The four brothers remain close and still live together in the home they have grown up in. During their collegiate careers, the four have been on the field at the same time only once. That happened last season in a pre-season match-up that the Rams played in Medicine Hat, Alberta.

A combination of discipline and hard work

All the brothers emphasize that being a student-athlete takes a combination of discipline and hard work. As their football commitment takes upwards of five hours a day, it’s often difficult to fit academics and football into their days, but as each of them says, school comes first.

“It’s hard to manage your time,” says Rylar. “Wth all your classes, homework, and football, it takes a lot of time. I find that I have classes with a lot of my teammates so we can work on assignments together. That’s helps a lot.”

Conner and Rylar are hoping that they will at least to be able to earn their way onto the bus at some point this year. The truth of the matter is that there are 100 players and only 50 dress for home games and 45 dress for road games.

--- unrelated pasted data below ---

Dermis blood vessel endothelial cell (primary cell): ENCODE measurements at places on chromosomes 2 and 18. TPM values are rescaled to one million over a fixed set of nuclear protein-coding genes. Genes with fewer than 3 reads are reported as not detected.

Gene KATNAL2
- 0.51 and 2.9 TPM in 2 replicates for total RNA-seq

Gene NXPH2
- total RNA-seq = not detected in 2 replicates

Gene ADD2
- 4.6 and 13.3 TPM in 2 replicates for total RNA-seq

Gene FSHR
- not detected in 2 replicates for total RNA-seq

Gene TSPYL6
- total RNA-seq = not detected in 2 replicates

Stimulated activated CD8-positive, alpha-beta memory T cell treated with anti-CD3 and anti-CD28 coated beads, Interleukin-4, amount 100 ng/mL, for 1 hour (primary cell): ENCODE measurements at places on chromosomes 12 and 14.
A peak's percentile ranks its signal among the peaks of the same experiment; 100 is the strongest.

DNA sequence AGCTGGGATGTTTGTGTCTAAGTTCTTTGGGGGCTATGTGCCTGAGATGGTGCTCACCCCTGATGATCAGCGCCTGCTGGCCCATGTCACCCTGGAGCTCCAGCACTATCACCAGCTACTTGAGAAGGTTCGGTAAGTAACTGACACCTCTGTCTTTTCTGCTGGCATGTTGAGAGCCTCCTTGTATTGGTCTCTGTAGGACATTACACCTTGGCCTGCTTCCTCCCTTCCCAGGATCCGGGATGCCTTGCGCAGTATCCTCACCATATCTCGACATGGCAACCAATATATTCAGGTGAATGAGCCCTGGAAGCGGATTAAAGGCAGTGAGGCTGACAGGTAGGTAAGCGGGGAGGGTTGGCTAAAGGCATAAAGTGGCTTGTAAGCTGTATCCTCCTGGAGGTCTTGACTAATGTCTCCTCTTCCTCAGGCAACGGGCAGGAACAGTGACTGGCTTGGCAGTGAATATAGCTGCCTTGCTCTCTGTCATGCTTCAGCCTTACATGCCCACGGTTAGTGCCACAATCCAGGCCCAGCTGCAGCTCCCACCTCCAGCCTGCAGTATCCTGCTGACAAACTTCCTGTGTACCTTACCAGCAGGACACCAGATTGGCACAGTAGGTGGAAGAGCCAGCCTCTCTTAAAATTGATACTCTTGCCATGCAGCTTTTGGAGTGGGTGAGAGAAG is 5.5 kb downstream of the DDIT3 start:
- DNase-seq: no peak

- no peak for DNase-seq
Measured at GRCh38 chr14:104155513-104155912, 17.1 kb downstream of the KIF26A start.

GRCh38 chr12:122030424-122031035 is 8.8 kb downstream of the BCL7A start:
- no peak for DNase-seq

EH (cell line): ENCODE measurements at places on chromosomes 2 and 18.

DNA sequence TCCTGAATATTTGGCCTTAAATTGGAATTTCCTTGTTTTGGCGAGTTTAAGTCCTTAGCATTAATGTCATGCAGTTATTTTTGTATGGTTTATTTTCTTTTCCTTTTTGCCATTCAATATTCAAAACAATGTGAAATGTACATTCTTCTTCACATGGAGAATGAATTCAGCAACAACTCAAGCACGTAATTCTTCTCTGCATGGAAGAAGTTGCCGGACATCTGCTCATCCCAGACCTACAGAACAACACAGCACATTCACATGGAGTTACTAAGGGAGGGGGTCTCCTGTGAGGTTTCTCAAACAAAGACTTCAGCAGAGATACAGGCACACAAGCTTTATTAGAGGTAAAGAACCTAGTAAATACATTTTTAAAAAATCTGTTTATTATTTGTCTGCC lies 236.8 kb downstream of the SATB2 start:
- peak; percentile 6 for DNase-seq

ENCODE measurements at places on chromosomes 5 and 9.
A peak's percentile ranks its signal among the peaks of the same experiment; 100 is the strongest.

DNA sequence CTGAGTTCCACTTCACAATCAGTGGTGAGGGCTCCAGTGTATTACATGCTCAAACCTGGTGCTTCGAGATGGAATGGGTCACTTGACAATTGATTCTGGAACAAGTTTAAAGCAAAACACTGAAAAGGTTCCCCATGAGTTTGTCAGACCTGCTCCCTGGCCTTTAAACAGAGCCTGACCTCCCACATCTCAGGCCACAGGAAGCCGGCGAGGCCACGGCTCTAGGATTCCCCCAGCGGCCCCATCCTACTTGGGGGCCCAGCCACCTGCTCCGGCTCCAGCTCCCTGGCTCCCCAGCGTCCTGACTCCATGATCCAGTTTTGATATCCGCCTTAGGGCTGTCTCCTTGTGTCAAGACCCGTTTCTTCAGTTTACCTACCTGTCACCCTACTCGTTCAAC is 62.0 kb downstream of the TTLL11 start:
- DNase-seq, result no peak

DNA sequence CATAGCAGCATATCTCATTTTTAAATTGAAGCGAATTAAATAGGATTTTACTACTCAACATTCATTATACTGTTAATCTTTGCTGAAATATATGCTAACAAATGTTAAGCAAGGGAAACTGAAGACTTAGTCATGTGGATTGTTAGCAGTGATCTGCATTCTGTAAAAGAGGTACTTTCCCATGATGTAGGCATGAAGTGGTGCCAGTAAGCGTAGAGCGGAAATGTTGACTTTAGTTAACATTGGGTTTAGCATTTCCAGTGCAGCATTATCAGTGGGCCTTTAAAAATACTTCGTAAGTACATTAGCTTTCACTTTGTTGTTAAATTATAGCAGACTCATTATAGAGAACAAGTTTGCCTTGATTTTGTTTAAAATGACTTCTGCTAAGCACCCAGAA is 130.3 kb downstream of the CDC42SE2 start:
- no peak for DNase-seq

To have four brothers - all gifted football players - on one team at the same time in the same position... it's incredible! It really brings home what we always say about the Rams are all one big family. I don't think there is another example like this in all of football — Mark McConkey, Head Coach of the U of R Rams

“It’s pretty rare for a young guy to come in and play right away,” says Jackson.

All the brothers agree that, despite its smaller population, Saskatchewan’s high-quality youth football makes it possible for teams in the province to compete on par with teams from other more populated provinces.

“I think it’s the calibre and variety of youth programs that make Saskatchewan players so good,” says Jackson. There is so much more football than just high school football. Also, the Riders have the best fan base in Canada and that love for football trickles down to the youth.”

Optimistic about success

As for how the Rams will fare this season, all of the Sombach brothers remain optimistic about the success of the team.

“I think we are going to do very well this year,” says Carson.” I think we are going to compete for the Hardy Trophy.”

Since 1922, the Hardy Trophy has been presented annually to the winner of the Canada West Universities Athletic Association Football Conference of U Sports, the country's governing body for university athletics.